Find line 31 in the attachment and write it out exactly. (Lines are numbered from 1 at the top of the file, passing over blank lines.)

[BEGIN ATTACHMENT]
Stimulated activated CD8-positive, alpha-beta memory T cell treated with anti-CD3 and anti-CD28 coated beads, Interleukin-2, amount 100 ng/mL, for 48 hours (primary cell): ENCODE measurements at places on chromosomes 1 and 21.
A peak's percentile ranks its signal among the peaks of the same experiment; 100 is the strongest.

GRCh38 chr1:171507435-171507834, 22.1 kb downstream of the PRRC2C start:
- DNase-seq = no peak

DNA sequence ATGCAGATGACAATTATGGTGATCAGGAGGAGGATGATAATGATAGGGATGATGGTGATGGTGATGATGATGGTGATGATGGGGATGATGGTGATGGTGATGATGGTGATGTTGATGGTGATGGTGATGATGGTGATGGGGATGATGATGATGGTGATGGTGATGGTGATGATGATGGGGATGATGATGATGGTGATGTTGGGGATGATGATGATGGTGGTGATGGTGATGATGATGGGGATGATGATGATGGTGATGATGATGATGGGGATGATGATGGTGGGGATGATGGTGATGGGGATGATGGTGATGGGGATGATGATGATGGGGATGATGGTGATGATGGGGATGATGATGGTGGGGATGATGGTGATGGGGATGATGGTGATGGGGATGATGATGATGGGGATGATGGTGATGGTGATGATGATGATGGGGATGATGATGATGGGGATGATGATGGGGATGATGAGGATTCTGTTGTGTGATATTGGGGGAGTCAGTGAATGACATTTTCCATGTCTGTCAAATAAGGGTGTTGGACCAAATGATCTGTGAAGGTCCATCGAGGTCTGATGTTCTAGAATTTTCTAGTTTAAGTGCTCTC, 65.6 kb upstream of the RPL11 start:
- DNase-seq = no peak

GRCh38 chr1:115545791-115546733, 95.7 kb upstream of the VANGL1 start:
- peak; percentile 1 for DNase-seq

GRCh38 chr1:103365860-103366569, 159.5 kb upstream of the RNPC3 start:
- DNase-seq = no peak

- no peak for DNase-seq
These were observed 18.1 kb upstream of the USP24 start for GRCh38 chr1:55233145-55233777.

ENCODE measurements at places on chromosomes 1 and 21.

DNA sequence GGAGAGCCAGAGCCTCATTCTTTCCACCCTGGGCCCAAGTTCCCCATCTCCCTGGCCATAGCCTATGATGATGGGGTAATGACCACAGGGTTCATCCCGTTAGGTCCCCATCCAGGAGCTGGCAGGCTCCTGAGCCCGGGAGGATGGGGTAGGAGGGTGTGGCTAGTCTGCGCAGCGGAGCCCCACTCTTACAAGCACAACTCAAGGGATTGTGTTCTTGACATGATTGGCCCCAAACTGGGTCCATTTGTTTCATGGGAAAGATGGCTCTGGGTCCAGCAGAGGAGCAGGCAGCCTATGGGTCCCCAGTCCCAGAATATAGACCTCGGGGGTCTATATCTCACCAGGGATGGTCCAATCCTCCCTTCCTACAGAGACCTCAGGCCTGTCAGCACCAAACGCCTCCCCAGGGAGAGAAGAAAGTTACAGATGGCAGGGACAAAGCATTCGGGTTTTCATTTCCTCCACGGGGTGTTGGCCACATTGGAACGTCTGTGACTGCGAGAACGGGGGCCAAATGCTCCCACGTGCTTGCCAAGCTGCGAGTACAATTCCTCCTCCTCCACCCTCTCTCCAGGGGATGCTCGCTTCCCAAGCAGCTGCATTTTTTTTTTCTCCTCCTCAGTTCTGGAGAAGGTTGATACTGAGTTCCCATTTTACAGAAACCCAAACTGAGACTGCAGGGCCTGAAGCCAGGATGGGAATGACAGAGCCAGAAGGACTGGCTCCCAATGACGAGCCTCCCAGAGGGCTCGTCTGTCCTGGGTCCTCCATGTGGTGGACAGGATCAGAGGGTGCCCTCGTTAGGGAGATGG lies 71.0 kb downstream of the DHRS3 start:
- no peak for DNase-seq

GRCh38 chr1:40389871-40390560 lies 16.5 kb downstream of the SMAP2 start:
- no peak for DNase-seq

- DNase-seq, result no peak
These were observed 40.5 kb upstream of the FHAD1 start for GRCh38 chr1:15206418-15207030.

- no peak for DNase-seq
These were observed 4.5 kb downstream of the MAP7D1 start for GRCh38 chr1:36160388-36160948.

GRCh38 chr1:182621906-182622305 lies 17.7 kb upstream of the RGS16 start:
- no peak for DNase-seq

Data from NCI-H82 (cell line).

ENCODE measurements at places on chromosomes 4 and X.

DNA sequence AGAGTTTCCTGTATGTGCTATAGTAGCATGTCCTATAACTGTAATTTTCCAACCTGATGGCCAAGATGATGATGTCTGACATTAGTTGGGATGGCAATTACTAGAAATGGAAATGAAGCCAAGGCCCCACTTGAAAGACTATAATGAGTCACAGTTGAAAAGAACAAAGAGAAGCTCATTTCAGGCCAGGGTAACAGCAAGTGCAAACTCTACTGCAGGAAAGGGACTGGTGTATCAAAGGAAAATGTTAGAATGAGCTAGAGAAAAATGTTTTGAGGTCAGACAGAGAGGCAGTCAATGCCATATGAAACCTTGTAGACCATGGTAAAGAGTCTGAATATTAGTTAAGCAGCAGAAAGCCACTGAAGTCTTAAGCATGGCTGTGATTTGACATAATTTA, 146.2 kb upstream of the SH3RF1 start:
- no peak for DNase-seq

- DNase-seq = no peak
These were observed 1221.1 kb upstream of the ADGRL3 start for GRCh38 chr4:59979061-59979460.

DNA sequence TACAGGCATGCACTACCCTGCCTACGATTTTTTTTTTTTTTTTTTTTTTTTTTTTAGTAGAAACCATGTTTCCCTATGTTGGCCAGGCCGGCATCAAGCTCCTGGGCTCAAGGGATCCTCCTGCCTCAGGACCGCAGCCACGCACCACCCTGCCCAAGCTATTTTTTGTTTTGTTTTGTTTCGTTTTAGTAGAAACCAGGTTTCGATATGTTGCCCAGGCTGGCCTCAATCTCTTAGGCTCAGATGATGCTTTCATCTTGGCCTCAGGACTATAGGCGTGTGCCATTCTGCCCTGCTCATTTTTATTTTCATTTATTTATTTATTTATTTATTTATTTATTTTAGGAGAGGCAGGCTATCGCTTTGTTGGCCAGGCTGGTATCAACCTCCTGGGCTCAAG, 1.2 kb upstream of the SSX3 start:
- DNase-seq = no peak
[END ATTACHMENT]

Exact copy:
- DNase-seq = no peak